Date of Award
Doctor of Philosophy
This dissertation is a language-based case study that examines the relationship between academic research and public policy to understand the role of language and rhetoric in how academic research influences public policy. Using one Canadian public inquiry (the Sophonow Inquiry) that clearly resulted in policy uptake of research, this study examines the manner in which academic knowledge and discourse enter public policy, the rhetorical transformation of these knowledge and discourse, and the relevant rhetorical and discourse factors that facilitate policy uptake of research. The analysis in this dissertation reveals that circulation of knowledge and discourse from academic research to public policy is mediated by what I call intermediary genres, and these genres simultaneously filter and validate academic knowledge and discourse into the policy domain through what Anne Freadman theorized as uptake. But this uptake process ironically obscures the epistemological origin of those knowledge and discourse by de-attributing them from academic genres and re-attributing them to other legal or policy genres. This process creates an impression that academic research is less influential than it actually is. Along with this description of the uptake process, this dissertation also identifies a number of rhetorical and discourse factors that facilitate this uptake process. Some of the factors are broad and theoretical (such as the configuration of the intertextual relationship), but others are much more specific (such as, rhetorical emphasis and discourse mode), providing potentially useful information for scholars who are interested in influencing public policy with their research.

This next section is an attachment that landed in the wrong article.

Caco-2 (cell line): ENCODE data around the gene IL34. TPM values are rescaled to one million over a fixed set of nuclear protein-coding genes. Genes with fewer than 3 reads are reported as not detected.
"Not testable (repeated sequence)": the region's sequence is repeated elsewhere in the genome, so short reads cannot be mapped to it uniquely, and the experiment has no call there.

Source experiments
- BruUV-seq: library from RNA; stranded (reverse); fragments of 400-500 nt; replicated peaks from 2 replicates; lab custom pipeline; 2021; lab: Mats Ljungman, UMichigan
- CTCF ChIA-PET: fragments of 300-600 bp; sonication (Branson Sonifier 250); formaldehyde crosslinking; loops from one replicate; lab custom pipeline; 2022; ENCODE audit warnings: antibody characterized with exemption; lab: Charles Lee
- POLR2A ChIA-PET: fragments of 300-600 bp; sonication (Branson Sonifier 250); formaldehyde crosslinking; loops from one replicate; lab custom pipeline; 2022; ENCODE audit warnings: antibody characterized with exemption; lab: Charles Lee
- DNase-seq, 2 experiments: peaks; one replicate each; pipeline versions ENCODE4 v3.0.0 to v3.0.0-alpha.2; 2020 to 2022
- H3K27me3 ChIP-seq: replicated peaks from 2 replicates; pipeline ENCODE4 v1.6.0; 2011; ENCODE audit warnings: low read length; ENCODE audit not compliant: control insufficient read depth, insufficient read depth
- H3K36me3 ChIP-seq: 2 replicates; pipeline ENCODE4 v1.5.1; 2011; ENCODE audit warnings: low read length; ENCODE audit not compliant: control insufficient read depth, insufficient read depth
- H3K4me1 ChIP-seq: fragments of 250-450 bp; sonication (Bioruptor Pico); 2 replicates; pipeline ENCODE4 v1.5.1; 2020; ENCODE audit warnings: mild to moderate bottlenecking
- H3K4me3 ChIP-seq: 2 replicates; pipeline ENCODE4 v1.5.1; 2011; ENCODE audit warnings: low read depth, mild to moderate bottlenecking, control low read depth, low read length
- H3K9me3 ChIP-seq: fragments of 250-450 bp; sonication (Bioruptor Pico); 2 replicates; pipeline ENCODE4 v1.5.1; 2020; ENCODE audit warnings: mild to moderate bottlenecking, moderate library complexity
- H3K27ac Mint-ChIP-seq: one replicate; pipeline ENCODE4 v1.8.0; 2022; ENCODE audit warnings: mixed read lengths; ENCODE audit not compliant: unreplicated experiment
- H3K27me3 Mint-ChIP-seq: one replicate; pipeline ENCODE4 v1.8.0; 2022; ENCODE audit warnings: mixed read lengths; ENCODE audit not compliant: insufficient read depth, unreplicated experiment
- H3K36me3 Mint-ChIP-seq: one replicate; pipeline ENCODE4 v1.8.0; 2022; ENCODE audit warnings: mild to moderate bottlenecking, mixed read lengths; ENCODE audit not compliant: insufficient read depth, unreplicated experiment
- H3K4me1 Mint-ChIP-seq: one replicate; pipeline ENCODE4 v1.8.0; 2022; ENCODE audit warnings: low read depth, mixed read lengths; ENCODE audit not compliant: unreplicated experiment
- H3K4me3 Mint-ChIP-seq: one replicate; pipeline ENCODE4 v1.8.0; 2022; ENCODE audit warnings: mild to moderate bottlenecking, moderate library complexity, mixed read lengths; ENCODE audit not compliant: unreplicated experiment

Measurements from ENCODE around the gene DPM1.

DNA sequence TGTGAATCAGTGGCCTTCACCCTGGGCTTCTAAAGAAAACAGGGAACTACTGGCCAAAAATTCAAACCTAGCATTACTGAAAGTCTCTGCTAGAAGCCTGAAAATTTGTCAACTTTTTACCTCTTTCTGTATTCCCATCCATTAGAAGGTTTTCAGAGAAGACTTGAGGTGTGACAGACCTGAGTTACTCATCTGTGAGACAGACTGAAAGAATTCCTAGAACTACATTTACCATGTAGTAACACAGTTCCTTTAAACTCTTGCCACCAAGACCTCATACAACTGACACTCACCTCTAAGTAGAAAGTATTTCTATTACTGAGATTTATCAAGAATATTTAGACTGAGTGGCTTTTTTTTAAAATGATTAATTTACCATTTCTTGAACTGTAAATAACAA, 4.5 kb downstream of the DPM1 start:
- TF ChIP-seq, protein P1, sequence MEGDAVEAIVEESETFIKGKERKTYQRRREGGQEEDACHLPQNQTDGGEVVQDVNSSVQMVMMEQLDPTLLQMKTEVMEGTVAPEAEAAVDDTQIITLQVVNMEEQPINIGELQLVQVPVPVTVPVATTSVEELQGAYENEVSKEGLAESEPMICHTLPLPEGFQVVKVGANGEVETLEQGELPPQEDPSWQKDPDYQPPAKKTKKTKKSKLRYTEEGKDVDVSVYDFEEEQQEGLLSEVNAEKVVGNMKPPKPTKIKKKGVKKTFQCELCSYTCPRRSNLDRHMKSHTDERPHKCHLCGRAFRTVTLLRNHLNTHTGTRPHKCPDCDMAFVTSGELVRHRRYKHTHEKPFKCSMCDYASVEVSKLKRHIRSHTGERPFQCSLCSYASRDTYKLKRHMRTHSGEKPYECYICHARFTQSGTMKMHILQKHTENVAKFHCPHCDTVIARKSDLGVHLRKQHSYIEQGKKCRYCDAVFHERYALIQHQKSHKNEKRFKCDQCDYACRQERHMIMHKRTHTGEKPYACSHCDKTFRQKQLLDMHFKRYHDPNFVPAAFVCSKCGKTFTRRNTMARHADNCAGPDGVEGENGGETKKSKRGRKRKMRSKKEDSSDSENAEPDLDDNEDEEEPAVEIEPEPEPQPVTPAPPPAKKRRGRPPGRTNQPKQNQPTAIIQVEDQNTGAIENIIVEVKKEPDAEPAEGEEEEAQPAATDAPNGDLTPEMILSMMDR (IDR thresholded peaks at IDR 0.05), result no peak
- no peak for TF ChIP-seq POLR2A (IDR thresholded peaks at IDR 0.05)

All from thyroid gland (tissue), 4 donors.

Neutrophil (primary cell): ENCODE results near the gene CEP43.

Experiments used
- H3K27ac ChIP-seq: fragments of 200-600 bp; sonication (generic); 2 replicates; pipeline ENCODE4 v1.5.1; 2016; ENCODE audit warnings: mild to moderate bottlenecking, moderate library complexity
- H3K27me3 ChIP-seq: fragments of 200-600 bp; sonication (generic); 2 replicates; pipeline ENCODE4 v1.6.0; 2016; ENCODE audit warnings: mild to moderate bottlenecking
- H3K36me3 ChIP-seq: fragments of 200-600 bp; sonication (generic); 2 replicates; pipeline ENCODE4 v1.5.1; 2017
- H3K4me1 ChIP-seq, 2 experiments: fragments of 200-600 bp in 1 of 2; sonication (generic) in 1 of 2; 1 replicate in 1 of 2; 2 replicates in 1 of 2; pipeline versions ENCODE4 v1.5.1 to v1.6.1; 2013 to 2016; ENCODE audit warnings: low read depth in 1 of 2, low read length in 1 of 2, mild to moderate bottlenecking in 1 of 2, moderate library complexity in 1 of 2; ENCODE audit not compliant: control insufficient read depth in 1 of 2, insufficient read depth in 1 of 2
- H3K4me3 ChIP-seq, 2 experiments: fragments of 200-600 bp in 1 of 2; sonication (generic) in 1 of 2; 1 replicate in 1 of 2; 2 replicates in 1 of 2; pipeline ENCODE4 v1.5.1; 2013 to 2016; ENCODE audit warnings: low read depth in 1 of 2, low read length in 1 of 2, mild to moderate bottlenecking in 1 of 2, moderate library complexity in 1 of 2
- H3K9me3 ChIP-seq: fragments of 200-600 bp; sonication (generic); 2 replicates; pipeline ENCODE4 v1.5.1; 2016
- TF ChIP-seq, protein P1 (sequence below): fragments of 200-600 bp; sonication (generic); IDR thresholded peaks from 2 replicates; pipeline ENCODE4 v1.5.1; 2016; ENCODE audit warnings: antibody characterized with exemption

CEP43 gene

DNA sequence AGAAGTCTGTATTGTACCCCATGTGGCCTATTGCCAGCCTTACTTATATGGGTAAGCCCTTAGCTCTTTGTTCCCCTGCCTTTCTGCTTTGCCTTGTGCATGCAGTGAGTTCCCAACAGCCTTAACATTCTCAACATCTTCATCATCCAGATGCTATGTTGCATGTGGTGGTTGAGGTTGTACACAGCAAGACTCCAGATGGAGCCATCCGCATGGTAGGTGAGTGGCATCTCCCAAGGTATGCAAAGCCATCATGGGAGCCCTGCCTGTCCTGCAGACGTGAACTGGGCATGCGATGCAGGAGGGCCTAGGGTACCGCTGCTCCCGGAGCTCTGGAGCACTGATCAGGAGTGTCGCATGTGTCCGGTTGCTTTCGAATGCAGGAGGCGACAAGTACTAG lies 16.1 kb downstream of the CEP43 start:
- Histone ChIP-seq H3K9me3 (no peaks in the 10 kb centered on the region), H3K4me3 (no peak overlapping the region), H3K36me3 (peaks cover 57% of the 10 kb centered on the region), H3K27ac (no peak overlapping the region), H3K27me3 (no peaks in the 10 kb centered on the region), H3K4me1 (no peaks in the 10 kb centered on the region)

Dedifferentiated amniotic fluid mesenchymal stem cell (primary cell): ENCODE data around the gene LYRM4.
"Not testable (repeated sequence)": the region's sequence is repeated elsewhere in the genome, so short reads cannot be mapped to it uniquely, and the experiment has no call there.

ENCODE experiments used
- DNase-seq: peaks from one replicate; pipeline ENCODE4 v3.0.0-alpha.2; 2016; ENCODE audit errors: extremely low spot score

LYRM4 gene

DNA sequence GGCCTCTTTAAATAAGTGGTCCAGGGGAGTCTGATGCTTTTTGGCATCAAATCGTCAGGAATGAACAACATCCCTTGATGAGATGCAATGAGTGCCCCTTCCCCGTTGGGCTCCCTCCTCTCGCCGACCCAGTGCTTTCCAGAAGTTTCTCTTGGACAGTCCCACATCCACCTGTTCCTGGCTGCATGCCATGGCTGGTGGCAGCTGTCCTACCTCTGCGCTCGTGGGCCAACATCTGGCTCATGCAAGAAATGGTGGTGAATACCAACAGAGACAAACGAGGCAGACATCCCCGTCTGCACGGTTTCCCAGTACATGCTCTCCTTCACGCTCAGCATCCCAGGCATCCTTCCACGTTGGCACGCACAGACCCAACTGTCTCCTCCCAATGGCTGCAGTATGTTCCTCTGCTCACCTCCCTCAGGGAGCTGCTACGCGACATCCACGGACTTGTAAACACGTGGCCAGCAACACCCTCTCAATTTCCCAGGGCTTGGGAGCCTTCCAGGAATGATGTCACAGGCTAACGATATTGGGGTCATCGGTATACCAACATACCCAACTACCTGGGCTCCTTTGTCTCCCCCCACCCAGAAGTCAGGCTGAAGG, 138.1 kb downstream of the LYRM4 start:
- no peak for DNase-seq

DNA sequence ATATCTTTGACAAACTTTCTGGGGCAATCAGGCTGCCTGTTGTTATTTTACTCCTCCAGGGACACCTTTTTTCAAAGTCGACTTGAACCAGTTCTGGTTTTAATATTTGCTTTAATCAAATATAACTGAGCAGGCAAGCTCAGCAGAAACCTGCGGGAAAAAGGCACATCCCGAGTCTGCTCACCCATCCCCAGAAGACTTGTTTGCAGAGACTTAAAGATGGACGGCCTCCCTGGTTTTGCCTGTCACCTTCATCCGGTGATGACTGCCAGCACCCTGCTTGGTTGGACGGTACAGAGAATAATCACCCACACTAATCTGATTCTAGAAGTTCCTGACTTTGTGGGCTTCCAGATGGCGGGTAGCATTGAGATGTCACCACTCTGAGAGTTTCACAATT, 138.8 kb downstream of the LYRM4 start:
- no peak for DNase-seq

Digital Repository @ Iowa State University, http://lib.dr.iastate.edu/
Tachino, Tosh, "Academic research and public policy: rhetorical lessons from the Sophonow Inquiry" (2008). Retrospective Theses and Dissertations. 15800.